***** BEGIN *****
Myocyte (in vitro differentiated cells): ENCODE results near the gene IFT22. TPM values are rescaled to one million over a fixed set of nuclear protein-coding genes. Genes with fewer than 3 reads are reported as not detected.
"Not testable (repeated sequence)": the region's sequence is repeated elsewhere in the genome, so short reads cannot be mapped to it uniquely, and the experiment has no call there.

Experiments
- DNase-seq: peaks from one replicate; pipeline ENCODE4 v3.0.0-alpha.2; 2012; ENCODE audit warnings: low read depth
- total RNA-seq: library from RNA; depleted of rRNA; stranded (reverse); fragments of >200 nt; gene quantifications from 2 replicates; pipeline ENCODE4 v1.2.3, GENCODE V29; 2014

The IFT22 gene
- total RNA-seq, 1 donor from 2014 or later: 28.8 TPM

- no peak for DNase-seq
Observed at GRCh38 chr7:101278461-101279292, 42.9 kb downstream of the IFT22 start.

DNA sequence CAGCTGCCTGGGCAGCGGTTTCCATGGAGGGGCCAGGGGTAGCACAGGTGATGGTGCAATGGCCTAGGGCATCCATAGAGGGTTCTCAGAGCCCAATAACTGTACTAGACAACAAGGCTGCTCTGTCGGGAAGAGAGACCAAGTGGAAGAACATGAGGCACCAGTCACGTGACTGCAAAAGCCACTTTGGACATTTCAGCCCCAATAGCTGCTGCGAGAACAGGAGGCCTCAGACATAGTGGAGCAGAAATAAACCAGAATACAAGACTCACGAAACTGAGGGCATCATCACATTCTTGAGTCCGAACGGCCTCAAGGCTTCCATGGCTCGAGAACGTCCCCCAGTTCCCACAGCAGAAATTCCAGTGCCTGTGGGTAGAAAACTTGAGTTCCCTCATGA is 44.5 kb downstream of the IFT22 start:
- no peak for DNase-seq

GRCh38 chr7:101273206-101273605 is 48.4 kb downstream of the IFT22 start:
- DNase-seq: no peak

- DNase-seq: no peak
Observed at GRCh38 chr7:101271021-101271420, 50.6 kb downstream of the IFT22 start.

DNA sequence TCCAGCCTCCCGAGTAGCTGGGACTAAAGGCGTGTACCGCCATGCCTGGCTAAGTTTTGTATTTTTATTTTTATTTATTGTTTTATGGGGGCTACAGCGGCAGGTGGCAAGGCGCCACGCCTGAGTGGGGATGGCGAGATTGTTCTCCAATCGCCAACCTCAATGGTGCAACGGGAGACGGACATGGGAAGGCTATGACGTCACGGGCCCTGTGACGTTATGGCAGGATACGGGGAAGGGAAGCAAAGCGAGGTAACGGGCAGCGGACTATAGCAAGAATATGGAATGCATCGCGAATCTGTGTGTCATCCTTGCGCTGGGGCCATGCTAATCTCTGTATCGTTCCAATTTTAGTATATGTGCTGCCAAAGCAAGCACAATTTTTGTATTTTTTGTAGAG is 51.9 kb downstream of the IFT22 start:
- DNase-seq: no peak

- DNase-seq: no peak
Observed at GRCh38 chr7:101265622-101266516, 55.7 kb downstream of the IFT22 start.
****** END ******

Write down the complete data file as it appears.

Myocyte (in vitro differentiated cells): ENCODE results near the gene IFT22. TPM values are rescaled to one million over a fixed set of nuclear protein-coding genes. Genes with fewer than 3 reads are reported as not detected.
"Not testable (repeated sequence)": the region's sequence is repeated elsewhere in the genome, so short reads cannot be mapped to it uniquely, and the experiment has no call there.

Experiments
- DNase-seq: peaks from one replicate; pipeline ENCODE4 v3.0.0-alpha.2; 2012; ENCODE audit warnings: low read depth
- total RNA-seq: library from RNA; depleted of rRNA; stranded (reverse); fragments of >200 nt; gene quantifications from 2 replicates; pipeline ENCODE4 v1.2.3, GENCODE V29; 2014

The IFT22 gene
- total RNA-seq, 1 donor from 2014 or later: 28.8 TPM

- no peak for DNase-seq
Observed at GRCh38 chr7:101278461-101279292, 42.9 kb downstream of the IFT22 start.

DNA sequence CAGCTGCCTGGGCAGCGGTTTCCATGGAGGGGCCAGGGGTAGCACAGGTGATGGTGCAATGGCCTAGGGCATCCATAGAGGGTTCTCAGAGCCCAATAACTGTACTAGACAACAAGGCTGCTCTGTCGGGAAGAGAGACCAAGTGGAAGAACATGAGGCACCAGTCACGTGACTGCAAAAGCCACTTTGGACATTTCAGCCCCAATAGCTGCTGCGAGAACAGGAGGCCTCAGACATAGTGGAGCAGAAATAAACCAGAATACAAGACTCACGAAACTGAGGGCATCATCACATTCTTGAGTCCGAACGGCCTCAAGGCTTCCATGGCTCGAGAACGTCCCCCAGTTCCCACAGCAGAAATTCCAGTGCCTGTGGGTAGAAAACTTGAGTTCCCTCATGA is 44.5 kb downstream of the IFT22 start:
- no peak for DNase-seq

GRCh38 chr7:101273206-101273605 is 48.4 kb downstream of the IFT22 start:
- DNase-seq: no peak

- DNase-seq: no peak
Observed at GRCh38 chr7:101271021-101271420, 50.6 kb downstream of the IFT22 start.

DNA sequence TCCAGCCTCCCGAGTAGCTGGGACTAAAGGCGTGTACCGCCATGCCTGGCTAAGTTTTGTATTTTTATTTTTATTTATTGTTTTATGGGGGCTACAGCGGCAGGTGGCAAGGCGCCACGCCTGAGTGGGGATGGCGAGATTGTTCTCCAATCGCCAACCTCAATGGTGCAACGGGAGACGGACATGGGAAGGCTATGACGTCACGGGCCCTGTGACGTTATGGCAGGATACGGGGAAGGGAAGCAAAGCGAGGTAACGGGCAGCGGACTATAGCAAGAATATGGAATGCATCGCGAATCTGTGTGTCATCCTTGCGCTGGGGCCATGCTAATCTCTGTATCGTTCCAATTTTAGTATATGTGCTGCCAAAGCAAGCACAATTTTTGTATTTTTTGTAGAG is 51.9 kb downstream of the IFT22 start:
- DNase-seq: no peak

- DNase-seq: no peak
Observed at GRCh38 chr7:101265622-101266516, 55.7 kb downstream of the IFT22 start.